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Hence, for several years Liz Thompson was misleading the public, speaking out of both sides of her mouth when she pushed Greenland as the best option of garbage disposal. Later in the same article, in an attempt to justify her actions, she is quoted as saying that “…all local and international studies confirmed that Greenland was the best location for the landfill”. This is a blatant falsehood. In all the years that Greenland has been an issue, there has not been one scientist or engineer of any repute who has recommended Greenland as the best location, and most did not recommend Greenland at all. The only comprehensive environmental impact study that was ever done on the Greenland landfill site was by Stanley Associates in 1995, who clearly advised against Greenland, and had included Greenland only because of the demands by the Barbados Government. The various other consulting reports are largely technical (installation of cells, pipes, etc.) and do not deal with the suitability of the site. All this can easily be verified by anyone who bothers to read these reports, most of which can be purchased.

Incineration, which works highly efficiently if the latest technology is implemented, has near zero emissions and produces electricity. It works wonderfully in a number of countries, most notably small island countries. Yet, as recently as February 13 2006 in the Daily Nation, Minister of Health Jerome Walcott is on record as stating that “Incineration is not to be seen as an option in waste management in a small country like Barbados”. In the same article, he cited statistics from other countries on incineration plants, which he doctored in order to support his point of view. His is another example of a government minister who appears to be misleading the public by not knowing and/or not presenting all the relevant facts. This conclusion was reinforced by the chairman of Williams Industries Ralph “Bizzy” Williams in the Daily Nation from February 27 2006. Williams, who had spent about $1 million researching incineration around the world, appears considerably better informed than the minister, outlining various technological advantages and cost alternatives. Williams had made a proposal to Government for an incineration plant, but was just “pooh- poohed”. Williams also stated that it is “madness to use Greenland in St. Andrew as a landfill”.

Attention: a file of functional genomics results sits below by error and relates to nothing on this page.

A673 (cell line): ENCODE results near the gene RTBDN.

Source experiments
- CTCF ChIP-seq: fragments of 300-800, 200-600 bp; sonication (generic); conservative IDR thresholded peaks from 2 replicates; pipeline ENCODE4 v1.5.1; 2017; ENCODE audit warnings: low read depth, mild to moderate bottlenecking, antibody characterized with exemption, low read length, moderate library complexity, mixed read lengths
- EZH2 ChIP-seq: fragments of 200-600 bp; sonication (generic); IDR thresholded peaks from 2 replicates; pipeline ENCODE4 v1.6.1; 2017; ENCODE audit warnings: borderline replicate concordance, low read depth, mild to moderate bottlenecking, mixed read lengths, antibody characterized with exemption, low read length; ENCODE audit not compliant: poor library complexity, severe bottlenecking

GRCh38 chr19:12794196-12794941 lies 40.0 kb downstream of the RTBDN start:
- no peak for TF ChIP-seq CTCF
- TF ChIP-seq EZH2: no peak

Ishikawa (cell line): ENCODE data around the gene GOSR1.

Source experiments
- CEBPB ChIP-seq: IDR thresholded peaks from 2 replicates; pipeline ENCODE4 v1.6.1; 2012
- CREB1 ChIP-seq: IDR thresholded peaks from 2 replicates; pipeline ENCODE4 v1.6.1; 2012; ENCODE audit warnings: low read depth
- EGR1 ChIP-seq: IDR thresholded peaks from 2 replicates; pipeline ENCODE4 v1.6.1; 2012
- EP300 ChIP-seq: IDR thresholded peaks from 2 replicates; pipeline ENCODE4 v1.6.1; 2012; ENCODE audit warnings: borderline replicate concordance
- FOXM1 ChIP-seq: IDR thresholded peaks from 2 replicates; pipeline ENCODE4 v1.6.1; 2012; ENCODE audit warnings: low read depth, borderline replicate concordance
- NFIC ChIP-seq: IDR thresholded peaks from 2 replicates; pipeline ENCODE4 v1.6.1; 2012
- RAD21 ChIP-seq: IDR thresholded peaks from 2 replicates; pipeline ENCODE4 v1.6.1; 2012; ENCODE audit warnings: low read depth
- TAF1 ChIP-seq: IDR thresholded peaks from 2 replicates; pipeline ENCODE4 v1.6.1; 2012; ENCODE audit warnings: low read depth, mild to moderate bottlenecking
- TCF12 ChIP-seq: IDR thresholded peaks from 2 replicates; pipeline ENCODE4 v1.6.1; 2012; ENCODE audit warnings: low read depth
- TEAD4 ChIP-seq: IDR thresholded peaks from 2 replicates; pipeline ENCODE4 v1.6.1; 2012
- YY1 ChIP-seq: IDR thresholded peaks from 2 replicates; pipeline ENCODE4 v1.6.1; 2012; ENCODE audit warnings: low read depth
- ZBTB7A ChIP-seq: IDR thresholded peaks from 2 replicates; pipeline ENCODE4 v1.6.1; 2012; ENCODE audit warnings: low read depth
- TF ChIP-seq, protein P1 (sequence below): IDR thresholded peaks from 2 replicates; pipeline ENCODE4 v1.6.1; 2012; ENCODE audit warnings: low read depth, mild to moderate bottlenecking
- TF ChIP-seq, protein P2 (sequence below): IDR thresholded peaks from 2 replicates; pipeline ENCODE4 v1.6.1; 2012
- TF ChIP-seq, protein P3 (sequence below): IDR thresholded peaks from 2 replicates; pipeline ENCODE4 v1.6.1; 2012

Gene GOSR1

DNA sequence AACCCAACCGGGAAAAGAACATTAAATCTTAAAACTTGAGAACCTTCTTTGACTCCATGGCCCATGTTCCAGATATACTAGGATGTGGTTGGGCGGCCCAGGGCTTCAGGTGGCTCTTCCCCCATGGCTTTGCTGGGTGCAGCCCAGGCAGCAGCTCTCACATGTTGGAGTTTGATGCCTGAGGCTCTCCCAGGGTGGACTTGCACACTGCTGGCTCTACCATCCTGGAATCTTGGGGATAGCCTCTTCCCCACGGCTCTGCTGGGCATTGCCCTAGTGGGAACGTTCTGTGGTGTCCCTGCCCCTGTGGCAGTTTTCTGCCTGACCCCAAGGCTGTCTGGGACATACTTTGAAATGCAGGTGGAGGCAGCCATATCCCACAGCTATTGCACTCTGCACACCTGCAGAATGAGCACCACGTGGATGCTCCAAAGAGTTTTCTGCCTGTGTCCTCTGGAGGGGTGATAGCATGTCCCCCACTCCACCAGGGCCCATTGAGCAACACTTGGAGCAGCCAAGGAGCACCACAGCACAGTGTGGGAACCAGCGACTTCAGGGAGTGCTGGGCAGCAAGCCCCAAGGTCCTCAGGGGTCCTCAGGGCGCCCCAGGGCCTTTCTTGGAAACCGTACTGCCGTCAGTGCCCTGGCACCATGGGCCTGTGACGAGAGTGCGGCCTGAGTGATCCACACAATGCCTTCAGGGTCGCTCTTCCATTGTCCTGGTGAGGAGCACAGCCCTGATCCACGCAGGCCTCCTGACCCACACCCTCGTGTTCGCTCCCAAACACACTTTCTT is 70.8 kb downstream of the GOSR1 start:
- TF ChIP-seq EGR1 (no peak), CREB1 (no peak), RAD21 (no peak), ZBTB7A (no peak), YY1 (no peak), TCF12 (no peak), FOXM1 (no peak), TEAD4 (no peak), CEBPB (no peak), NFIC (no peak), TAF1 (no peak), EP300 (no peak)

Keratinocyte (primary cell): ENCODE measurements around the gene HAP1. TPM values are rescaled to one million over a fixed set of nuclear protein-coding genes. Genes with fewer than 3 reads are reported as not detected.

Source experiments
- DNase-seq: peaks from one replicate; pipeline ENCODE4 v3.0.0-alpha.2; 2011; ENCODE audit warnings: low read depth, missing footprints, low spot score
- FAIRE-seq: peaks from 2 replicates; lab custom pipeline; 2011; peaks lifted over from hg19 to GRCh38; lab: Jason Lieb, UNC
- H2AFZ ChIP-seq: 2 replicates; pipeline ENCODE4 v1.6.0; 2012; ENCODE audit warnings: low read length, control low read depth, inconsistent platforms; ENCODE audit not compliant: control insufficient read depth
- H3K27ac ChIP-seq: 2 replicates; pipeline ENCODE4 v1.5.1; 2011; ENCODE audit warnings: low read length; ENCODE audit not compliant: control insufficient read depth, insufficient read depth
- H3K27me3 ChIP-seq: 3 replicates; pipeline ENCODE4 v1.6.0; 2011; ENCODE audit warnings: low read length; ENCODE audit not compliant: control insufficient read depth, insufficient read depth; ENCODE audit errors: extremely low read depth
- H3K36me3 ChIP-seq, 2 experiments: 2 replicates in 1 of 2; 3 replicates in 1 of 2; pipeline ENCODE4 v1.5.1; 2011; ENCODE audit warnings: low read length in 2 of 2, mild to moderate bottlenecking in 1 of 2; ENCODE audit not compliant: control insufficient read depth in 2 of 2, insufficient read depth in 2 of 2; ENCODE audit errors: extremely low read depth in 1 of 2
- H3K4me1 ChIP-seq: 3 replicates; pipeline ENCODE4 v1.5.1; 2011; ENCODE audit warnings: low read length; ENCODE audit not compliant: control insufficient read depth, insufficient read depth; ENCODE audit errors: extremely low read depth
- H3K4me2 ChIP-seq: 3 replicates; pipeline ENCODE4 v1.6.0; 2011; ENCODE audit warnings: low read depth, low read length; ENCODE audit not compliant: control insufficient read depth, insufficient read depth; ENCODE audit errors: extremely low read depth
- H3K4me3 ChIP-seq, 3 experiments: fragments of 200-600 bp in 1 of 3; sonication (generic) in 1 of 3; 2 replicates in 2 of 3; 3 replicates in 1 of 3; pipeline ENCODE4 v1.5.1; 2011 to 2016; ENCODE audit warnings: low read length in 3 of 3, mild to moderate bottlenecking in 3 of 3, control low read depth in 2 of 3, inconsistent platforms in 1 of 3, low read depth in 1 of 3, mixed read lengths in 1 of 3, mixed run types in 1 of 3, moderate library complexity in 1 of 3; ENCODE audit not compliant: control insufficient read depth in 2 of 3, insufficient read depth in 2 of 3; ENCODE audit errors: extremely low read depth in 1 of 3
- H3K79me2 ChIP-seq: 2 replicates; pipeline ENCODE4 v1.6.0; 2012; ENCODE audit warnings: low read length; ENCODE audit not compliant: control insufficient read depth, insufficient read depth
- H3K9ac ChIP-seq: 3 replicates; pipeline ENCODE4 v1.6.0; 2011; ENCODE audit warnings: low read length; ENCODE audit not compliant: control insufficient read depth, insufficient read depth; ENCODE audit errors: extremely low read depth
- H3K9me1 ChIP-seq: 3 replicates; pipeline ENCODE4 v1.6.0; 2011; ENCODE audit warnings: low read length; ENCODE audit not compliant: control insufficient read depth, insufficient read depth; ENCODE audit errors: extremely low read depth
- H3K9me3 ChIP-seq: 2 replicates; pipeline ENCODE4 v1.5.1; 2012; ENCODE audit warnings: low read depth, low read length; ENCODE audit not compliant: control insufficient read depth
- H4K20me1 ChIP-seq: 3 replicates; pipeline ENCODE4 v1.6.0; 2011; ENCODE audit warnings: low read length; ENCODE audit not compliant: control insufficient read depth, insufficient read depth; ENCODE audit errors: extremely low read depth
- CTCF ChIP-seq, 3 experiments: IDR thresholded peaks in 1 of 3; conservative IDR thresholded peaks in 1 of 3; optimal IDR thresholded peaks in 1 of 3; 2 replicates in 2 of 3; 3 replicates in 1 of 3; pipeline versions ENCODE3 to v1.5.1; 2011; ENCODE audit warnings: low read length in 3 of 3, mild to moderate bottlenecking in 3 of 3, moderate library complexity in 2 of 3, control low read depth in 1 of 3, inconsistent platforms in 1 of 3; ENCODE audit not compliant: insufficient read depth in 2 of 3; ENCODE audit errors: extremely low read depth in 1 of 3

So, in reply to “John” and “Andy Knight”, I should say that people like Ricardo Marshall, Liz Thompson, and Jerome Walcott should be held responsible, among others. Barbados surely has much more qualified people to run its waste management than Ricardo Marshall. Also, had Liz Thompson shown the integrity that one would expect from a government minister, she should have resigned from her portfolio right at the beginning of the Greenland fiasco, rather than misleading the public for several years by pushing an ill-conceived project that she did not believe in. Today she is a high government minister again, albeit in a different portfolio. Also, Minister Walcott should get himself properly informed and stop misleading the public on matters relating to incineration.

If I had it my way, these people would lose their jobs tomorrow and would never again be allowed to work in or for Government. These people do not work for the benefit of the people. Yet, this is what working in or for the government should be all about.

Hans G. Machel
Professor
University of Alberta

Photos Supplied By Prof. Machel…

Road Damage From Landslide

Ground Water Intrusion

27 Comments

Filed under Barbados, Environment, Politics & Corruption

27 responses to “Greenland Fiasco Dooms Barbados – Professor Machel Replies to Comments

  1. Jerome Hinds

    Let’s be real, is there anything this bunch of BLP politicians do/does surprises us anymore ? And yet, Owen, can get up in Oistins at the recent BLP meeting and announce that at the next general elcetion he would be offering to the electorate the ‘ most competent ‘ bunch of politicians in the Caribbean at the moment. Can you believe among those persons he was speaking of, the list includes Liz Thompson and Jerome Walcott ?

    If ever we were unsure what the term – A law unto onself – means …….A good analogy to use would be the machinations of Owen Arthur and HIS cohorts in the BLP !!!!

  2. God Bless David

    Thanks for the response, Prof Michel… Could you share with us the identity of the site in St Lucy that would, in your opinion, be more suitable for the operation of a landfill? Also, where do you think a large-scale refuse incineration plant would best be located in Barbados?